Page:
Displaying items by tag: Aran Islands
#AranIslands - Further negotiations are planned after "positive" early discussions between the Government and Aer Arann over the proposed continuation of the Aran Islands plane service, according to RTÉ News.
The airline has put its staff of 40 on protective notice, as The Irish Times also reports, but jobs and flights after tomorrow (Wednesday 30 September) are not guaranteed until an agreement has been reached.
It is understood that the State has asked the airline to extend its Public Service Obligation contract for air services to the Aran Islands, following last Friday's about-face over its tender for the route.
That new contract, had it gone ahead, would have seen plane flights to the Galway Bay islands replaced with a helicopter service that faced opposition from local residents.
As RTÉ News reports, Minister of State for Gaeltacht Affairs Joe McHugh said the European Commission would be notified before beginning a new tender process, and his department would enter talks with the existing provider Aer Arann about continuing their service after their current contract expires next week.
The decision means that the decades-long airplane service will now not be replaced by helicopter flights out of Carnmore, which were to be provided by the State's preferred tenderer Executive Helicopters.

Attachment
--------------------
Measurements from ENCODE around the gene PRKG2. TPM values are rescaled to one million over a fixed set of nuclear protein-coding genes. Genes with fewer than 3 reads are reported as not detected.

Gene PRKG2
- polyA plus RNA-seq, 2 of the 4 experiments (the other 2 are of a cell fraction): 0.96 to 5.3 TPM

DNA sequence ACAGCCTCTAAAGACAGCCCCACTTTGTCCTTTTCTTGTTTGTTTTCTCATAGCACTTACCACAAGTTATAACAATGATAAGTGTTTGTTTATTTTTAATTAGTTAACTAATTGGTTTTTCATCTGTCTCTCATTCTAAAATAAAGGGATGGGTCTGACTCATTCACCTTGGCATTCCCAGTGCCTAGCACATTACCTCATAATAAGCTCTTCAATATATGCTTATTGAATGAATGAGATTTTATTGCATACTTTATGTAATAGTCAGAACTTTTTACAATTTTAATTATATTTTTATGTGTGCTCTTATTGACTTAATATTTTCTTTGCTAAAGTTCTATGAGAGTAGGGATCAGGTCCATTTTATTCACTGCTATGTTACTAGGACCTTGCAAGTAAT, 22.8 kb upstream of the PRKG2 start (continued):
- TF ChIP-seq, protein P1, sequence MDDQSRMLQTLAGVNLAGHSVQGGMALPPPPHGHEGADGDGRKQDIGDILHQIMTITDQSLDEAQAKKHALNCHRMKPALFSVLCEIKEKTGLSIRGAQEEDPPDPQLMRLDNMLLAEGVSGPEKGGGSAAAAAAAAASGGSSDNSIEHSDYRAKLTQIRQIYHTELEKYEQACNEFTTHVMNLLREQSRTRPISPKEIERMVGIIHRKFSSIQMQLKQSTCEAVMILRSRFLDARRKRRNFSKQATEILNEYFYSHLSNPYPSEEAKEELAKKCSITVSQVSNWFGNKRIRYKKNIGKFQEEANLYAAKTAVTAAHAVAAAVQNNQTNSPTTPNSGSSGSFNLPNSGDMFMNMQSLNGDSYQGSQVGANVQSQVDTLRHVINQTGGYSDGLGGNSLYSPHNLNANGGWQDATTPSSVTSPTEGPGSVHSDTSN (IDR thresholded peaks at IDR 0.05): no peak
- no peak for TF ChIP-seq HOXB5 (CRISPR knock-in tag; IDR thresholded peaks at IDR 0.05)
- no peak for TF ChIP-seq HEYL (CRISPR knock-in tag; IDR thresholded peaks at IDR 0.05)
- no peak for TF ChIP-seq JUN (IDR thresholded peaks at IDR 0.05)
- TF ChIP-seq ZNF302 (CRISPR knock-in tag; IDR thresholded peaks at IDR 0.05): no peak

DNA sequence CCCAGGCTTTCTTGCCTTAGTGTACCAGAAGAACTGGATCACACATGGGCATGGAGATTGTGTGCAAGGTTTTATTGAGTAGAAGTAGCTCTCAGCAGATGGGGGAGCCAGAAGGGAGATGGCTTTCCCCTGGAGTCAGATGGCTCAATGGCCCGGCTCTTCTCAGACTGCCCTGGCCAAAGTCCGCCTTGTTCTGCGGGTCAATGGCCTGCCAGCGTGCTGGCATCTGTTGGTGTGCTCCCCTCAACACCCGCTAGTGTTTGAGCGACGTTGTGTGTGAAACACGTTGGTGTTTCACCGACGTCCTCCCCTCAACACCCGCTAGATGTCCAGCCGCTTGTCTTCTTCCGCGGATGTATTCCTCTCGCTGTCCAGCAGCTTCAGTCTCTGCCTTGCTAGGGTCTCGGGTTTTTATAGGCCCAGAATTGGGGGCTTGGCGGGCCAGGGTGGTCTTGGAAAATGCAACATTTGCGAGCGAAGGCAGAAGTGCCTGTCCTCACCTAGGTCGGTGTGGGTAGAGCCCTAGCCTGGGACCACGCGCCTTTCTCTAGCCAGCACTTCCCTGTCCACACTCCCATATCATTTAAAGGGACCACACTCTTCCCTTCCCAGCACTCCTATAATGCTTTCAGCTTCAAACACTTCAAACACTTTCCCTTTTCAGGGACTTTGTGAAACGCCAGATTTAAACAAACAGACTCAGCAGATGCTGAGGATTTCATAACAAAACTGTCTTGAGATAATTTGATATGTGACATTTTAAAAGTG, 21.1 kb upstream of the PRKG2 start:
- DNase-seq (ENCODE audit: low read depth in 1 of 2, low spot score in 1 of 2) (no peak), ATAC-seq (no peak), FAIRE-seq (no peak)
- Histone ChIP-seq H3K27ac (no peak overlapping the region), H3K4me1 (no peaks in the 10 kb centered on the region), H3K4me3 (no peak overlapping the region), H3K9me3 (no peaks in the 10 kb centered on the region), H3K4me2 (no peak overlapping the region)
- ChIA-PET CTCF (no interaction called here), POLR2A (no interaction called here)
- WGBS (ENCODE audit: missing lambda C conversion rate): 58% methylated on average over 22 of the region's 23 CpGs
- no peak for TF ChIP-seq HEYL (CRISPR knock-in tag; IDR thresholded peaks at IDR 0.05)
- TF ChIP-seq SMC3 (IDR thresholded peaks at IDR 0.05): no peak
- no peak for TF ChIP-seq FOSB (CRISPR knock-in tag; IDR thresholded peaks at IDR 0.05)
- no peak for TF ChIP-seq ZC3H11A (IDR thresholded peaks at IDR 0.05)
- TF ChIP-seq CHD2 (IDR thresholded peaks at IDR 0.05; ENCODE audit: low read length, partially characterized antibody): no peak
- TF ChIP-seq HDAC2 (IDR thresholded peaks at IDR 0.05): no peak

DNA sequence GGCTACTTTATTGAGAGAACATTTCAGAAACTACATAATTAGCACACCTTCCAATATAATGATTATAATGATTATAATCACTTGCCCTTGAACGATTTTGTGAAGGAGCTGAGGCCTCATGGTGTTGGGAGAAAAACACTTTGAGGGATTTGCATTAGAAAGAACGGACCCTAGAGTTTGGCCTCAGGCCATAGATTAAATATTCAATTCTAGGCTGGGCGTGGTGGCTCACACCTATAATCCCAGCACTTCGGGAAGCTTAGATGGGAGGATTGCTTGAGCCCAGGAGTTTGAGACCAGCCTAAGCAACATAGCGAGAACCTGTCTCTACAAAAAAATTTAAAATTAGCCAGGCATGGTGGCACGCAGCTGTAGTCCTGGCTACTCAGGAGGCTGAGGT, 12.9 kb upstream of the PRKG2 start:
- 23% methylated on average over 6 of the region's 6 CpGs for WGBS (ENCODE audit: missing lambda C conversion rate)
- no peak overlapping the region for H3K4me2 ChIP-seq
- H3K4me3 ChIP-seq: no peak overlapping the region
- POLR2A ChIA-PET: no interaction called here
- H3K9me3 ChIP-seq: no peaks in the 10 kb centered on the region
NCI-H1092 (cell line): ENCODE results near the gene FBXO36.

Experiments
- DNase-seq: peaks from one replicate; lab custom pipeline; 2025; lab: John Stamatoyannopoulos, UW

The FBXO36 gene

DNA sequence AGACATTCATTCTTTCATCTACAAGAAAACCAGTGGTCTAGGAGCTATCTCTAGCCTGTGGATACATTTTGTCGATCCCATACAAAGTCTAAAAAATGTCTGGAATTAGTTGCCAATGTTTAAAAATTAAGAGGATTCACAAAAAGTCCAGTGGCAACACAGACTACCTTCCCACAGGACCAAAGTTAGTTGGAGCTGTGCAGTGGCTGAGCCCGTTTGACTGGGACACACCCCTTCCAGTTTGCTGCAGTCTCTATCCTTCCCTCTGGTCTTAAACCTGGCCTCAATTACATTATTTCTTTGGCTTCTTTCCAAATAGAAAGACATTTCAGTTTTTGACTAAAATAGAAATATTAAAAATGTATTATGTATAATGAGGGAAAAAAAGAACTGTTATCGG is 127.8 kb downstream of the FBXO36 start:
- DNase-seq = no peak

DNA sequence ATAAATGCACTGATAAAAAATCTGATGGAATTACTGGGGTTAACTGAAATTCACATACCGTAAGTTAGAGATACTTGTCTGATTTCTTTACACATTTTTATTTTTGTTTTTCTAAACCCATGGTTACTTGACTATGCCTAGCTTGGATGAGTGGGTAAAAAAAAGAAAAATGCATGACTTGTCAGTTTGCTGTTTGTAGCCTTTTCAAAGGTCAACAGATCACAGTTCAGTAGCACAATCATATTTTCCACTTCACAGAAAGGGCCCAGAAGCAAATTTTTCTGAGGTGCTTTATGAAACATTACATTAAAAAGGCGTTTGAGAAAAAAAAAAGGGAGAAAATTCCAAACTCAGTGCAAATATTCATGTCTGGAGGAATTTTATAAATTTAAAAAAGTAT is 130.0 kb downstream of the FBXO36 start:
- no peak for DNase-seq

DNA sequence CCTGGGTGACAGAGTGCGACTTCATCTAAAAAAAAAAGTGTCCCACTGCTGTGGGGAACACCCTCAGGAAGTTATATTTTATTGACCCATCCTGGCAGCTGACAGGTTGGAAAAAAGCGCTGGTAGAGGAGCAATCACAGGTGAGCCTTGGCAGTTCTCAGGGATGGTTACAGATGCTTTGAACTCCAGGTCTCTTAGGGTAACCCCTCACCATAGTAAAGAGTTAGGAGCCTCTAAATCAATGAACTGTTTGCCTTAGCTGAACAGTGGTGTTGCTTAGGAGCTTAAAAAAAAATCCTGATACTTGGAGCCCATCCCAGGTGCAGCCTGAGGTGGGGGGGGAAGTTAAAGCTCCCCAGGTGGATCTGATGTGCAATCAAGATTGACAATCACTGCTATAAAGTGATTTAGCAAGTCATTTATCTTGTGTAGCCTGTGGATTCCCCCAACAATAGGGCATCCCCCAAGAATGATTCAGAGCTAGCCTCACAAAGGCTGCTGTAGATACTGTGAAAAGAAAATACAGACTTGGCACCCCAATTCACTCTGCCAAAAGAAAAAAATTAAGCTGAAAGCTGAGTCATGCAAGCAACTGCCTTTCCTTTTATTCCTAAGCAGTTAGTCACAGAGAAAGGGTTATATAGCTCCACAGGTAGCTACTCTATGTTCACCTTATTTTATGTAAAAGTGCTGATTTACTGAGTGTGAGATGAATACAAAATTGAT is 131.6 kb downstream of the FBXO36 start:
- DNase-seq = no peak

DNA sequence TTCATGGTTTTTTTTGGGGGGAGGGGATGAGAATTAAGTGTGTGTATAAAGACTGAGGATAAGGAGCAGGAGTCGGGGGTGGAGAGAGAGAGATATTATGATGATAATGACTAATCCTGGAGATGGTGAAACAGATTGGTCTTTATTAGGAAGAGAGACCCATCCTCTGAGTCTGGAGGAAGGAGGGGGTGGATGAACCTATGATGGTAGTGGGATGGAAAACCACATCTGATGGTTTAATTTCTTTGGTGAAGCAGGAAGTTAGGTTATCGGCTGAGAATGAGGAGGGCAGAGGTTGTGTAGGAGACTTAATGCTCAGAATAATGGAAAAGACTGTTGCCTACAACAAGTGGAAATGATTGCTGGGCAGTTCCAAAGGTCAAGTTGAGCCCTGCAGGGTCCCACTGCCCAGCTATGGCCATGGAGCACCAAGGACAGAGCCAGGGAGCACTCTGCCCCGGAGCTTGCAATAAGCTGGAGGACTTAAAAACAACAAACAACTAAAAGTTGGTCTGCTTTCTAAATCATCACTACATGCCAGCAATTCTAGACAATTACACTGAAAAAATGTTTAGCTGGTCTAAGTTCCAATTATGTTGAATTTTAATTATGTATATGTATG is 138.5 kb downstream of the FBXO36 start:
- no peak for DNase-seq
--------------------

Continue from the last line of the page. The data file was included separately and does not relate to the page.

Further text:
As previously reported on Afloat.ie, residents had expressed worry and anger over the change, with dismay over the distance between Carnmore and the ferry link at Rossaveal, and concerns over the reliability of helicopter service in often severe weather around the islands.
Only last week public meetings has been held on Inis Mór, Inis Meáin and Inis Oirr to address the uncertainty over the future of the air service.
It since emerged that the Department of the Gaeltacht itself had no confirmation that Galway Airport could be used as a hub for the helicopter service - until Galway councillors passed a motion against it.
As of yesterday (Friday 25 September), Aer Arann had issued no statement over the situation under legal advice after mounting a High Court challenge to the original tender.
And Galway Bay FM adds that helicopters are expected to be eliminated as an option from any new tender contract for Aran Islands flights.
As previously reported on Afloat.ie, residents of the Galway Bay island chain have expressed concerns over the replacement of their longtime daily plane services to the mainland with helicopter flights that are set to begin next month.
Later today (Wednesday 16 September) Inis Mór, Inis Meáin and Inis Oirr will host a number of TDs, senators and Galway city and county councillors to address the "ongoing uncertainty" about the future of the air service, which will continue to fly for the time being till February 2016, as Galway Bay FM reports.